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How Rocket Defines Fitness

We don't measure progress in terms of weight and size. In fact, we never talk about those things because they are not a good indicator of health, fitness or strength. Instead, we focus on the 10 core principles of CrossFit that Greg Glassman outlined when he developed CrossFit. We're not an affiliated CrossFit gym anymore, but, credit were credit is due. These are what we use to gauge progress, set goals and pursue fitness. Even more than that, we set goals based on you being able to do the things that you enjoy in life, and how you feel. We're far more interested in your being able to take that hike with your friends, or play with your kids, or carry your groceries than we are in what you look like. (Of course, we don't care at all what you look like, so there's that.)

The 10 core principles of are:

  1. Cardiovascular / respiratory endurance – The ability of body systems to gather, process, and deliver oxygen.

  2. Stamina – The ability of body systems to process, deliver, store, and utilize energy.

  3. Strength – The ability of a muscular unit, or combination of muscular units, to apply force.

  4. Flexibility – The ability to maximize the range of motion at a given joint.

  5. Power – The ability of a muscular unit, or combination of muscular units, to apply maximum force in minimum time.

  6. Speed – The ability to minimize the time cycle of a repeated movement.

  7. Coordination – The ability to combine several distinct movement patterns into a singular distinct movement.

  8. Agility – The ability to minimize transition time from one movement pattern to another.

  9. Balance – The ability to control the placement of the body’s center of gravity in relation to its support base.

  10. Accuracy – The ability to control movement in a given direction or at a given intensity.

Do You Do Cardio?

Yes. It just looks like working out. We lift weights faster, we run and jump. You'll get your heart racing, if that's what you mean. But it's also important to understand that you have 3 distinct metabolic pathways, and our programming is designed to make sure you use all of them over time, regularly, at the right intensity to keep them strong, because you need all of them. They are broken into two sorts: aerobic and anaerobic. Many people train EITHER aerobic (think distance running or cycling) OR anaerobic strength (pure strength sports like Weightlifting.) We expressly train both. 

The 3 metabolic pathways are:

  1. Oxidative (aerobic) – This is what people think of as "endurance" and "stamina." Efforts that are sustianed for more than 3 minutes. We do a lot of work in the 10 - 30 minute range, what people think of as "cardio."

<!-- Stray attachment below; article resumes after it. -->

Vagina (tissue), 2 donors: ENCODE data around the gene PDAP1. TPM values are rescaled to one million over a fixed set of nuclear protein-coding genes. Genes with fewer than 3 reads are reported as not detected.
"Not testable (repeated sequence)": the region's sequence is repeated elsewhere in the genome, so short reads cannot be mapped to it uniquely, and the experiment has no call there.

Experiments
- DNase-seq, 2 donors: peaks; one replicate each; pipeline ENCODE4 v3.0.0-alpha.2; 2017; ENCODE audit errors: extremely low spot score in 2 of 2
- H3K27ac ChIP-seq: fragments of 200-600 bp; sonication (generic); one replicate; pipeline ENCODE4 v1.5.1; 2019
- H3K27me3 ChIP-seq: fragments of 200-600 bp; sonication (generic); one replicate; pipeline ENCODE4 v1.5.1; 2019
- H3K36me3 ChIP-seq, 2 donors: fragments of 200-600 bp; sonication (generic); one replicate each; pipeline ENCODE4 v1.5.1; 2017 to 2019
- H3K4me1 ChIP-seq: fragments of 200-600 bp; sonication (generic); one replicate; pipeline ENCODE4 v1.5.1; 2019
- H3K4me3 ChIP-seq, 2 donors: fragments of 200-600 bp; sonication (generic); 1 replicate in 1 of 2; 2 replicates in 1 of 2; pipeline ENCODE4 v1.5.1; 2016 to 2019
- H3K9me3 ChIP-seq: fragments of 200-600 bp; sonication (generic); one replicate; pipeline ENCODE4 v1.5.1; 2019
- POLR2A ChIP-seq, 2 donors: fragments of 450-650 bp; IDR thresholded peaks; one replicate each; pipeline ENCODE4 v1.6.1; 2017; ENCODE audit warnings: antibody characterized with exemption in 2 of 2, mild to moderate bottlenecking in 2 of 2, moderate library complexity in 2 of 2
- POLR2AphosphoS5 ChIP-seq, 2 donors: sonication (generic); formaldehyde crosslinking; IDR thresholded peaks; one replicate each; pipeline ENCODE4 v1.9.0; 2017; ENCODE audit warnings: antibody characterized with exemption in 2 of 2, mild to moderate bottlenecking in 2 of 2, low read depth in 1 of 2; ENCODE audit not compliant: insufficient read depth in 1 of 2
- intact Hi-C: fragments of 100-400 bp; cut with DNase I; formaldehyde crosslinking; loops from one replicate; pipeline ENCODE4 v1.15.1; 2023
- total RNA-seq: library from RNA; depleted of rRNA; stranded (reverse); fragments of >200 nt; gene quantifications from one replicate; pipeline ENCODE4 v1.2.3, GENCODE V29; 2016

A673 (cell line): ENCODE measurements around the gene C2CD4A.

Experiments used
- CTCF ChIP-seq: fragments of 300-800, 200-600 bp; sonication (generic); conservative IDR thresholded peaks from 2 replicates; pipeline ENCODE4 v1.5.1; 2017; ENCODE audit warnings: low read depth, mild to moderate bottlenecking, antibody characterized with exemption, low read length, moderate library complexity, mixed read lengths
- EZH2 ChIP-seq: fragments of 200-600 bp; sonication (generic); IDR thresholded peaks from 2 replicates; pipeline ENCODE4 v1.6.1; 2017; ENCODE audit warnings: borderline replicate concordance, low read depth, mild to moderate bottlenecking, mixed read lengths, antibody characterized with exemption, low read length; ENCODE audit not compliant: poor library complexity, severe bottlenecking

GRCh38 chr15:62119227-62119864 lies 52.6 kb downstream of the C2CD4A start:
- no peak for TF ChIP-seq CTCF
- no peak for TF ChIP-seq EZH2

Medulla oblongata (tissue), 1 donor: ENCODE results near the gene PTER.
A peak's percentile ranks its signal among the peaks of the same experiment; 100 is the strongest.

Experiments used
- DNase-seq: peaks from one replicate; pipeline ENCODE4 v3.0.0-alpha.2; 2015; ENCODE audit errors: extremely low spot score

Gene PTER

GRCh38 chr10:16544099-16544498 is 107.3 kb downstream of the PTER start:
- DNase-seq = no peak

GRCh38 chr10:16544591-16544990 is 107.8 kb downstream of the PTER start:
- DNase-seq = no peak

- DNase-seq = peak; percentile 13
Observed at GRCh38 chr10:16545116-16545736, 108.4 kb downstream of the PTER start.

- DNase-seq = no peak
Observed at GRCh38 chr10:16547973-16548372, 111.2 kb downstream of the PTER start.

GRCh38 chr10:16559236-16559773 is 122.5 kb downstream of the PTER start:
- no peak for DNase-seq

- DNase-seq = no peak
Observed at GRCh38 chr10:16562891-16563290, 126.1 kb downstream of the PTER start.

2. Phosphagen (anaerobic)– Short bursts of power, like Weightlifting, Jumping etc...  Things that take 0 - 60 seconds.

  3. Glycolitic (anaerobic) – Medium bursts of high exertion, like a 400 M run, or segments in a HIIT class. Things that take up to 3 minutes. 

Terms and Lingo

  • WOD: Workout Of The Day

  • BENCHMARK WOD: A workout that we repeat periodically to see your changes. Maybe you’ll go faster or use more weight or do a harder move or….. It’s how you check back in to gauge your progress.

  • TIMECAP: Some workouts are written to last a certain number of minutes and you do as much as you can in that time.

  • REP: One single instance of doing a thing, like a single squat is a rep.

  • ROUNDS: A collection of reps and moves.

  • ROUNDS + REPS: If you’re counting your rounds plus reps, it’s the total number of rounds you completed + however many reps are leftover at the timecap.

  • METCON: Metabolic Conditioning

  • RFT: Rounds For Time

  • AMRAP: As Many Reps As Possible

  • REP SCHEME: How a workout is organized. It’s written rounds first, then reps. So, in lifting, 5 rounds of 10 reps would be 5 x 10.  It could also be something like Fran (a Benchmark WOD) which is 21-15-9 Thrusters and Pull ups. In that case, you do 21 Thrusters then 21 Pull ups, then 15 of each, then 9 of each.

  • EMOM: Every Minute On The Minute

  • RX: Sometimes a WOD has a “prescribed” weight because it is a benchmark WOD. You’ll also see RX in competitions, because really, in order to figure out who “wins” in a competition, you have to be doing the same thing.

  • SCALING: This is the default at Rocket. Finding a version of the workout – the right moves and right weight – that is appropriate for your body to get the workout that you need today.

  • DOMS: Delayed Onset Muscle Soreness. It’s real. So real. Soreness is usually the worst 2 days after the exertion.

  • OH: Overhead

  • DB: Dumbbell

  • BB: Barbell

  • KB: Kettlebell


And then there are lots of specific moves that get abbreviated, and we won’t list them all here, because you’ll get to know them and there are just too many to get into here……..

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